STRUCTURED CONFLICT Most people view conflict negatively. Yet the right kind of conflict can lead to much better group decision making
Cognitive Conflict – C - Type conflicts - Focuses on problem and issue related differences of opinion. Two methods of introducing structured c-type conflict into the group decision making process. Devil’s Advocacy Dialectical Inquiry Affective Conflict – A- Type Conflict -Refers to the emotional reaction that can occur when disagreements become personal rather than professional.
DELPHI TECHNIQUE A decision making method in which members of a panel of experts respond to questions and to each other until reaching agreement on an issue. STEPLADDER TECHNIQUE A decision making method in which group members are added to a group discussion one at a time (like a stepladder) the existing group members listen to each new members thought, ideas, and recommendations; then the group shares the ideas and suggestions that it had already considered, discusses the new and old ideas, and makes a decision.
ELECTRONIC BRAINSTORMING Brainstorming - a decision making method in which group members build on each other’s’ ideas to generate as many alternative solutions as possible. Electronic Brainstorming – a decision making method in which group members use computers to build on each other’s ideas and generate as many alternative solution as possible. This overcomes the disadvantages associated with face-to-face brainstorming.
Disadvantages: Production Blocking – a disadvantage or faced-to-faced brainstorming in which a group must wait to share an idea because another member is presenting an idea. Evaluation Apprehension – fears of what others will think of you.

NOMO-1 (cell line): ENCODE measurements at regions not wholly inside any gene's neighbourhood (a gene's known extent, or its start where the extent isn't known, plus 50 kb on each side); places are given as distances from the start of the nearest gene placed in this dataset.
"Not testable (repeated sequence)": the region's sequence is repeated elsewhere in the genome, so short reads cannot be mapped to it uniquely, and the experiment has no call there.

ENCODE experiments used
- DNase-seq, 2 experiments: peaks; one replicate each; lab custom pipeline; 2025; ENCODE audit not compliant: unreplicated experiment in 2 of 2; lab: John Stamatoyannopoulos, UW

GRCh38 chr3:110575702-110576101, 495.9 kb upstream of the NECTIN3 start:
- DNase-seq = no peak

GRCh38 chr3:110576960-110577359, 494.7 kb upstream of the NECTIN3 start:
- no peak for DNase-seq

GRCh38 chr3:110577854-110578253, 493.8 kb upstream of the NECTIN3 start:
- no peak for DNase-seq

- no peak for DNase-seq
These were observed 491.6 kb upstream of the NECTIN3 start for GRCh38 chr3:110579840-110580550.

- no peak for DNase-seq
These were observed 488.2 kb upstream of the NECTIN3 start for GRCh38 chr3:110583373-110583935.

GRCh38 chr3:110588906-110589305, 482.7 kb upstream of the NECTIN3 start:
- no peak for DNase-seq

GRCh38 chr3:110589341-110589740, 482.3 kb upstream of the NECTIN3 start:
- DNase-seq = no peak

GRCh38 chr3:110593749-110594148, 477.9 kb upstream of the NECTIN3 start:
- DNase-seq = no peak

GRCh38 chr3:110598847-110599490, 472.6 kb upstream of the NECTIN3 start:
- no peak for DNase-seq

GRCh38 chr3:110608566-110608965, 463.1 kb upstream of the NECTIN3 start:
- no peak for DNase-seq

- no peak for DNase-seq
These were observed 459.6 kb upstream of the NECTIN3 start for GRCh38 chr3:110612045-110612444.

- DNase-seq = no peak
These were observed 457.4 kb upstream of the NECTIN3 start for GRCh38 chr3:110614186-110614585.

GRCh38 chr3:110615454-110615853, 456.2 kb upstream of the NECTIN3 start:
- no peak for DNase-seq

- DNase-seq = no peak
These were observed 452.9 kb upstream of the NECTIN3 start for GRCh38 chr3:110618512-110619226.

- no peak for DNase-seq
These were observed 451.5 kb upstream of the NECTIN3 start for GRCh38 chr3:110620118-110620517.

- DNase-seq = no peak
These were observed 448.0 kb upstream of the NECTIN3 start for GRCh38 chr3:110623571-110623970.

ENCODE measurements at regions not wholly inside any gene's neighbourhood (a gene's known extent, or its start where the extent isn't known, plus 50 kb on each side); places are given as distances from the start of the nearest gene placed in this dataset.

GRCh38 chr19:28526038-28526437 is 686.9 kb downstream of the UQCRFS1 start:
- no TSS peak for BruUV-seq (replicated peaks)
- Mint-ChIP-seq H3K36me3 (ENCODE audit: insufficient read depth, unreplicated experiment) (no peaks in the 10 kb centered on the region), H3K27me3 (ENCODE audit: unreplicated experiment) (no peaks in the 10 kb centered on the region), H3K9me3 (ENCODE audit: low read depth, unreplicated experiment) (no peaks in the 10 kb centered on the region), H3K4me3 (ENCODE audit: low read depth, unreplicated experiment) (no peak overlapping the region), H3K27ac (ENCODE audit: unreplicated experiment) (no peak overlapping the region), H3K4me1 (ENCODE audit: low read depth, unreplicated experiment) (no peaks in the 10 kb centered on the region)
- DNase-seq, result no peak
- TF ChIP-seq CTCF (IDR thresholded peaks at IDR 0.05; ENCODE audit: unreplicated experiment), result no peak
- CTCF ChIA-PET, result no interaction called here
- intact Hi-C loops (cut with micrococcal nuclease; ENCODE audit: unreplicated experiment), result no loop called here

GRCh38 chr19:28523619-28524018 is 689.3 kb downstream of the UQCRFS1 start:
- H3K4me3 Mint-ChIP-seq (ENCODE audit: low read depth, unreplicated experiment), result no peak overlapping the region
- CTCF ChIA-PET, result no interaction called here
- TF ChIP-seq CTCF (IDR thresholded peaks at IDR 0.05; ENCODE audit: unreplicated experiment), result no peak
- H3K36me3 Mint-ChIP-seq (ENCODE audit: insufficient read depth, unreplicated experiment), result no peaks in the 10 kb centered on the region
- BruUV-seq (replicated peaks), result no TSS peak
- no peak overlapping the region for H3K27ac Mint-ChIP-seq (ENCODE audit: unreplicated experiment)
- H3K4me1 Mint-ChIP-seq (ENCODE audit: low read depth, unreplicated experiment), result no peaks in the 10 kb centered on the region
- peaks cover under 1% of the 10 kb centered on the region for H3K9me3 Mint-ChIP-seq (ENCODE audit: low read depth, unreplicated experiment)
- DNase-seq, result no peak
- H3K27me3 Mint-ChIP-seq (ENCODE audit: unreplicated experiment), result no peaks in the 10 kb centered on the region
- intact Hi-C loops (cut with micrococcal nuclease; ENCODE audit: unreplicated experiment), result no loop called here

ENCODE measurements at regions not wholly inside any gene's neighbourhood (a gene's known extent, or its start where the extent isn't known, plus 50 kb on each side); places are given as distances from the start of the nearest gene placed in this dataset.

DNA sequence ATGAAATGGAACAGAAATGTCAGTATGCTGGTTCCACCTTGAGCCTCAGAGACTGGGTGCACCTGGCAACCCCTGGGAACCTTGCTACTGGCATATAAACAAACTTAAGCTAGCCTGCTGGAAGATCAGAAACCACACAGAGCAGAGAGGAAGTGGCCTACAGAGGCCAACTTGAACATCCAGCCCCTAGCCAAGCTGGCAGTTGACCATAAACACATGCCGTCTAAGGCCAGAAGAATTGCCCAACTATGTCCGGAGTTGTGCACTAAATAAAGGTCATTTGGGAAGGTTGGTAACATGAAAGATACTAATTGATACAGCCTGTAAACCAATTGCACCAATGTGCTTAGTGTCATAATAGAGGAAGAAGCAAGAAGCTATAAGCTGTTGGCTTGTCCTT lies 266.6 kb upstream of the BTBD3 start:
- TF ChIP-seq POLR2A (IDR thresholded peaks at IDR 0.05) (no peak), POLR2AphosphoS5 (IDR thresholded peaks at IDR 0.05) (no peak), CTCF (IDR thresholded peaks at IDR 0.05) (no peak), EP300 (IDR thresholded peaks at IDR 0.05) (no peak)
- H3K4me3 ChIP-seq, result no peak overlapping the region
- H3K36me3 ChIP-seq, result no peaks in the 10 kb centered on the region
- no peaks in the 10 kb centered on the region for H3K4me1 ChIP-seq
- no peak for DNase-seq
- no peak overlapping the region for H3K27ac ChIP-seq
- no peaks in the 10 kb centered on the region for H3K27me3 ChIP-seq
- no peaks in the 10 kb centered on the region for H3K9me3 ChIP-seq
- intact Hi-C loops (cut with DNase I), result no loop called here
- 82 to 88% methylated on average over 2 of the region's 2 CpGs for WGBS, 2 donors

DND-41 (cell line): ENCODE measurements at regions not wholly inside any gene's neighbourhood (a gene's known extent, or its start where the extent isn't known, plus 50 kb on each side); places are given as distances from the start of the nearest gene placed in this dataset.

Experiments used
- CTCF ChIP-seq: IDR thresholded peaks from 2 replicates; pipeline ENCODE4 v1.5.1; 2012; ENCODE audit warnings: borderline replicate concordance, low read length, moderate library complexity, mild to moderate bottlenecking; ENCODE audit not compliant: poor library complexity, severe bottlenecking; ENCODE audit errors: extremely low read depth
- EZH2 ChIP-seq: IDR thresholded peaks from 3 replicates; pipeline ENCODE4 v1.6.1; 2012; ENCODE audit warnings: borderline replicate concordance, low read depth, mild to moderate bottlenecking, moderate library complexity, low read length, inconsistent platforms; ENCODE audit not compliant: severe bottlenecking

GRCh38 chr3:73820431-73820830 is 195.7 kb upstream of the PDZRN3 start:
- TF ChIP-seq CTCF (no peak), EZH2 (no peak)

ORGANIZATIONAL DECISION MAKING MANAGEMENT SCIENCE APPROACH THE CARNEGIE MODEL INCREMENTAL MODEL GARBAGE SCAN MODEL
MANAGEMENT SCIENCE APPROACH Use of statistics to identify relevant variables Remove human element Very successful for military problems Good tool for decisions where variables can be identified and measured A drawback of management science is that quantitative data are not rich and lack tacit knowledge
INCREMENTAL MODEL Managers select alternative courses of action that are only slightly, or incrementally, different from those used in the past. Focus on structured sequence of activities from discovery to solution Perceived to lessen the chances of making a mistake They correct or avoid mistakes through a succession of incremental changes Tries to explain how organizations improve their programmed decisions over time Large decisions are a collection of small choices Decision interrupts are barriers – Identification Phase – Development Phase – Selection Phase – Dynamic Factors
GARBAGE CAN MODEL Model of organizational decision making depicting a chaotic process and seemingly random decisions Decision makers are as likely to start decision making from the solution side as the problem side Create decision-making opportunities that they can solve with ready- made solutions based on their competencies and skills Different coalitions may champion different alternatives Decision making becomes a “garbage can” in which problems, solutions, and people all mix and contend for organizational action. Selection of an alternative depends on which person’s or group’s definition of the current situation holds sway.
Consequences of the Garbage Can Model 1. Solutions may be proposed even when problems do not exist 2. Choices are made without solving Problems 3. Problems may persist without being solved 4. A few problems are solved